Late-medieval buildings in Church Street, Steyning following the earlier Saxon tradition

Sussex, her towns, ports and villages, were at the heart of the Saxon Kingdom of Wessex.

In my imagination I can picture wooden Saxon houses flanking the old Roman streets of Chichester, the earlier pavements covered by grass. By the late 6th and early 7th centuries Steyning, Lewes, Hastings and Pevensey had developed from their farming origins into towns of craftsmen and traders. By the 10th century all these towns had mints producing coinage which is evidence of an established urban economy. A mint was recorded at Steyning at the end of King Canute’s (1016-1035) reign, and was perhaps the successor to the mints of Burpham and Cissbury.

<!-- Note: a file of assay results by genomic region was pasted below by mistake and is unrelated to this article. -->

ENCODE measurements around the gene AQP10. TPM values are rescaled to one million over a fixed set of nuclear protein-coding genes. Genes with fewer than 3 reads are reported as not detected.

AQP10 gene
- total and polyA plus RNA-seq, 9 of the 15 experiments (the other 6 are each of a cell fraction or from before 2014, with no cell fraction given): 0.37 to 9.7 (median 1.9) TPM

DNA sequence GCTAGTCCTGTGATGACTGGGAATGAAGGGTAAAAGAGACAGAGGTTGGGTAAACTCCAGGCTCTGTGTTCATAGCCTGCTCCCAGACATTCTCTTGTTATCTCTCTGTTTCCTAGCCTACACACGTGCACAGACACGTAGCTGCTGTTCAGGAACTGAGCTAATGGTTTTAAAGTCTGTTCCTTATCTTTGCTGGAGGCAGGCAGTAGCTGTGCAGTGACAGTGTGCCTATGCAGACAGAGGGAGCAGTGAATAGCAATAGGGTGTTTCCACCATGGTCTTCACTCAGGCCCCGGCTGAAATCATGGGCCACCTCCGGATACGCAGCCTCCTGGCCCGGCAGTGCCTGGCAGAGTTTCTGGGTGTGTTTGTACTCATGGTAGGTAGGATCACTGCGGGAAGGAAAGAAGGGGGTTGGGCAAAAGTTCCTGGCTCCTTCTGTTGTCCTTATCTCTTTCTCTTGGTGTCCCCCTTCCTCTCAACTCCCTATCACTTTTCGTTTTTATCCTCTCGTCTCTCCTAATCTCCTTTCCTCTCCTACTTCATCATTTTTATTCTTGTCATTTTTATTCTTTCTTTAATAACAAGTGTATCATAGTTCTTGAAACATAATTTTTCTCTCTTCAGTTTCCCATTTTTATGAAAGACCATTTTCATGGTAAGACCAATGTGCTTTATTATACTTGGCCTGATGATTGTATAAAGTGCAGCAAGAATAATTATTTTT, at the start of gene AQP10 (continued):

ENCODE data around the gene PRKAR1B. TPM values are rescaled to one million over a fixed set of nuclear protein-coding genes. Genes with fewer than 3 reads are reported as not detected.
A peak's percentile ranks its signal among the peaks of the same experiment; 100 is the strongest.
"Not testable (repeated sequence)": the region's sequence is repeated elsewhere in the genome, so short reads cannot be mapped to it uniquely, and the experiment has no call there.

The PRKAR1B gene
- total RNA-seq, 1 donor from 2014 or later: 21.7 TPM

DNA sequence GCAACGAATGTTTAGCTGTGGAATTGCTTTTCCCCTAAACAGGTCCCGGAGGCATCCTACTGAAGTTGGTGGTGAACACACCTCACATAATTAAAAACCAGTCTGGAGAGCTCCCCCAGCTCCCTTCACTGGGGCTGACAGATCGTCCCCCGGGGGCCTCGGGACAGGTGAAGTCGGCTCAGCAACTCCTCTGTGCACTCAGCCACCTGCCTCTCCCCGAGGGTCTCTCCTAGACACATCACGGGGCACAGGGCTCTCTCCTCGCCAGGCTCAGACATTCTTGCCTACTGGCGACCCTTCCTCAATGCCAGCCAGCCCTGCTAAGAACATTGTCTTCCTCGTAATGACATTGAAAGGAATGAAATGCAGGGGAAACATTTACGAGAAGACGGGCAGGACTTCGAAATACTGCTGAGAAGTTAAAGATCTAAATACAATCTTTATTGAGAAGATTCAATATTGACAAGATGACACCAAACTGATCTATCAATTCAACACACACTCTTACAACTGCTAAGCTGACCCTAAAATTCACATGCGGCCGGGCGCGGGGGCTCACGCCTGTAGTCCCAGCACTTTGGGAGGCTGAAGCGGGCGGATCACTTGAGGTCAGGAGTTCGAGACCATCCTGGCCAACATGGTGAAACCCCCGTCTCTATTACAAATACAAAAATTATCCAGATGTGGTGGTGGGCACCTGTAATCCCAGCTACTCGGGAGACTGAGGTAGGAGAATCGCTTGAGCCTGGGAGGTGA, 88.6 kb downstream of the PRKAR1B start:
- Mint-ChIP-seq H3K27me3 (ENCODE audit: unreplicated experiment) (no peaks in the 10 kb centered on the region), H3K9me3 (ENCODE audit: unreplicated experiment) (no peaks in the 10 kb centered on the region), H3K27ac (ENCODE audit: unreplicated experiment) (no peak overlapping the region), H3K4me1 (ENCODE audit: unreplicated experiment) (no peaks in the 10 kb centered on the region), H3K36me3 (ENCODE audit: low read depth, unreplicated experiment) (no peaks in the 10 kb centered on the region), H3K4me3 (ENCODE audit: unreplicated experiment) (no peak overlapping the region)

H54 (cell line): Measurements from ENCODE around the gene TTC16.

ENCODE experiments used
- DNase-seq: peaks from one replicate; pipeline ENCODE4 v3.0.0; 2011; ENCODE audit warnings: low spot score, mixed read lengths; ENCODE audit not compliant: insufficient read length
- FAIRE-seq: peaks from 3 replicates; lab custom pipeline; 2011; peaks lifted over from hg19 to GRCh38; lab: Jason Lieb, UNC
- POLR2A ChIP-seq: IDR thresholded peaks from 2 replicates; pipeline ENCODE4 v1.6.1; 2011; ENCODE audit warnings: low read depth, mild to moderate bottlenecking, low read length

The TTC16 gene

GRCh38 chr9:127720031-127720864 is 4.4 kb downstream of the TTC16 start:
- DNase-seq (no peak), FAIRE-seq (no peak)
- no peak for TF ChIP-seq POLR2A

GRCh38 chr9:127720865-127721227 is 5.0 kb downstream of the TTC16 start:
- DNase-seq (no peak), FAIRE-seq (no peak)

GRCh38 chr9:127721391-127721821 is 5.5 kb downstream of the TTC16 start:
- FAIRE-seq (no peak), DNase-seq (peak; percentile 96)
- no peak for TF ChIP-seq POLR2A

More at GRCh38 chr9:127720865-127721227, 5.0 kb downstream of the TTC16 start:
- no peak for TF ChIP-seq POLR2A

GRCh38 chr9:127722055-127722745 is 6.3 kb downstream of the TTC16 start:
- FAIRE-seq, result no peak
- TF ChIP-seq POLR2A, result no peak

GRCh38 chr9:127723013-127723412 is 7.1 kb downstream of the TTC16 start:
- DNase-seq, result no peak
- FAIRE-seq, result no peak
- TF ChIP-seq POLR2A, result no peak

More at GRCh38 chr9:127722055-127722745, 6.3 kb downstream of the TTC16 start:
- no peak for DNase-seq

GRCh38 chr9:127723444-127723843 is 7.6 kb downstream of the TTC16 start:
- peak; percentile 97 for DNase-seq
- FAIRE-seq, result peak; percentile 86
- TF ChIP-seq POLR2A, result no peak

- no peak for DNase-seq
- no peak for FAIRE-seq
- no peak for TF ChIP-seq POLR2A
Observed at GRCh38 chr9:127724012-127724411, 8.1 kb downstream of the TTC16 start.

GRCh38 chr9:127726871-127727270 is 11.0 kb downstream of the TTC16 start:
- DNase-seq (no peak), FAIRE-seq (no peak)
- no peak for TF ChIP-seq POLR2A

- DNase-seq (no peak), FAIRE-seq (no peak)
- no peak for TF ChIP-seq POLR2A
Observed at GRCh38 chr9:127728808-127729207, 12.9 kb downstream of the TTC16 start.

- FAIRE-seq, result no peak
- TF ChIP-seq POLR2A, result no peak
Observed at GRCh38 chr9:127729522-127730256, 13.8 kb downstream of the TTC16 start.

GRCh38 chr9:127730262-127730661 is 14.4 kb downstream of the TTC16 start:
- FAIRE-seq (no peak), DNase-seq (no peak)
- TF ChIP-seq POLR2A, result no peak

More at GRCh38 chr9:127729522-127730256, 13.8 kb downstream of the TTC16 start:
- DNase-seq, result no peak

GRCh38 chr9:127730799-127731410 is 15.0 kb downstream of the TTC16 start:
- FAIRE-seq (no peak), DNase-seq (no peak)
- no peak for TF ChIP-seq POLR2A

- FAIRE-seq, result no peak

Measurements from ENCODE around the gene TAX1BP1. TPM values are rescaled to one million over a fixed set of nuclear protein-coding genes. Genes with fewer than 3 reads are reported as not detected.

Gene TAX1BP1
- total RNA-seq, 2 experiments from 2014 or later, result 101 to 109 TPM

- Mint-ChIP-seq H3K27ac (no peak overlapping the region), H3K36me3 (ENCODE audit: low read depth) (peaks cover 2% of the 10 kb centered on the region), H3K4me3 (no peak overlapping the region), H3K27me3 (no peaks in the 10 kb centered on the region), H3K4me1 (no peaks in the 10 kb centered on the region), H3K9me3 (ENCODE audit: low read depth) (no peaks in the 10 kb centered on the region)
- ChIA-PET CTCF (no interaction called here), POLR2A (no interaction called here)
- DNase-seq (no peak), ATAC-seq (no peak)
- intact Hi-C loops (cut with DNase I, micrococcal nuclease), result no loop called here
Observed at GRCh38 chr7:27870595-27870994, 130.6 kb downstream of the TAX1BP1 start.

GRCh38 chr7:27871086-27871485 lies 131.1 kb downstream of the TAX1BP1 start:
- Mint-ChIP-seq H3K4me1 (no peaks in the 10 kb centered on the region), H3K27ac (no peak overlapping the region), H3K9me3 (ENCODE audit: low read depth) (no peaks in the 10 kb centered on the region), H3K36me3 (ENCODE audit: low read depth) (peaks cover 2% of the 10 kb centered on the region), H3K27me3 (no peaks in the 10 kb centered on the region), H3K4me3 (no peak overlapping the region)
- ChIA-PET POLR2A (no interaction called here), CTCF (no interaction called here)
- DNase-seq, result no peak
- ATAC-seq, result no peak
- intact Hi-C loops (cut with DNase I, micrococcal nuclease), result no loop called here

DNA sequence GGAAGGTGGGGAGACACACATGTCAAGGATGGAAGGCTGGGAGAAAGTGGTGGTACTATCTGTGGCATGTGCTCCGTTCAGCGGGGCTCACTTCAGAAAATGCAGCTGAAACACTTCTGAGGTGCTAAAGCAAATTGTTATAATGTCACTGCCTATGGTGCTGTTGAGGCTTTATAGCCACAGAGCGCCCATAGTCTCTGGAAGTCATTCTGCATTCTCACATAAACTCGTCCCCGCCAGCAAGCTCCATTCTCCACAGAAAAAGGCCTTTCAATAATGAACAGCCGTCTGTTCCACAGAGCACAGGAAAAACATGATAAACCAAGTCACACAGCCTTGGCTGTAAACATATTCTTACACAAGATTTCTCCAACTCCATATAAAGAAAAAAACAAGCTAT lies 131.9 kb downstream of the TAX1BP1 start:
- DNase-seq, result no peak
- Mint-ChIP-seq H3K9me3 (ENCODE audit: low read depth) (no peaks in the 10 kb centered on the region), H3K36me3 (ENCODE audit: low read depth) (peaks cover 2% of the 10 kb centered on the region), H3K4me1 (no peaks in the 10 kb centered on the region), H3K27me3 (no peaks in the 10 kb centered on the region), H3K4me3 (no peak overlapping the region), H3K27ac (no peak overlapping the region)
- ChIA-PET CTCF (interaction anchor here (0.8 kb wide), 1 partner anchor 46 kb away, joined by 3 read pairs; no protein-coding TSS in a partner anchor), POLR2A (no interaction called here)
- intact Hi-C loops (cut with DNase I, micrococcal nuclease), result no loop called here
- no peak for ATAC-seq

A Saxon penny from the Steyning mint, struck in the reign of Edward the Confessor (1042-1066)
A Saxon penny from the Steyning mint, struck in the reign of Edward the Confessor (1042-1066)

The penny illustrated dates from the reign of Edward the Confessor (1042 – 1066) and is an example of Saxon coins from the Steyning mint. Coins are remarkable in their ability to provide a tangible connection with our past. Edward the Confessor, also known as Saint Edward the Confessor, was amongst the last Anglo-Saxon kings of England, and was the last king of the House of Wessex.

Saxon Cottage which actually dates from c.1550
Saxon Cottage which actually dates from c.1550

Many antiquarians argue that where buildings of a varied type, arranged in close proximity to one another along the main street of a town or village are found they are often following a tradition dating back to Saxon times. This would certainly appear to be the case at Steyning. Saxon Cottage in Church Street actually dates from c.1550 but its name perhaps hints at an earlier structure on the site now lost. The town was located on the River Adur and is generally believed by historians to have been one of the most important ports in Saxon times.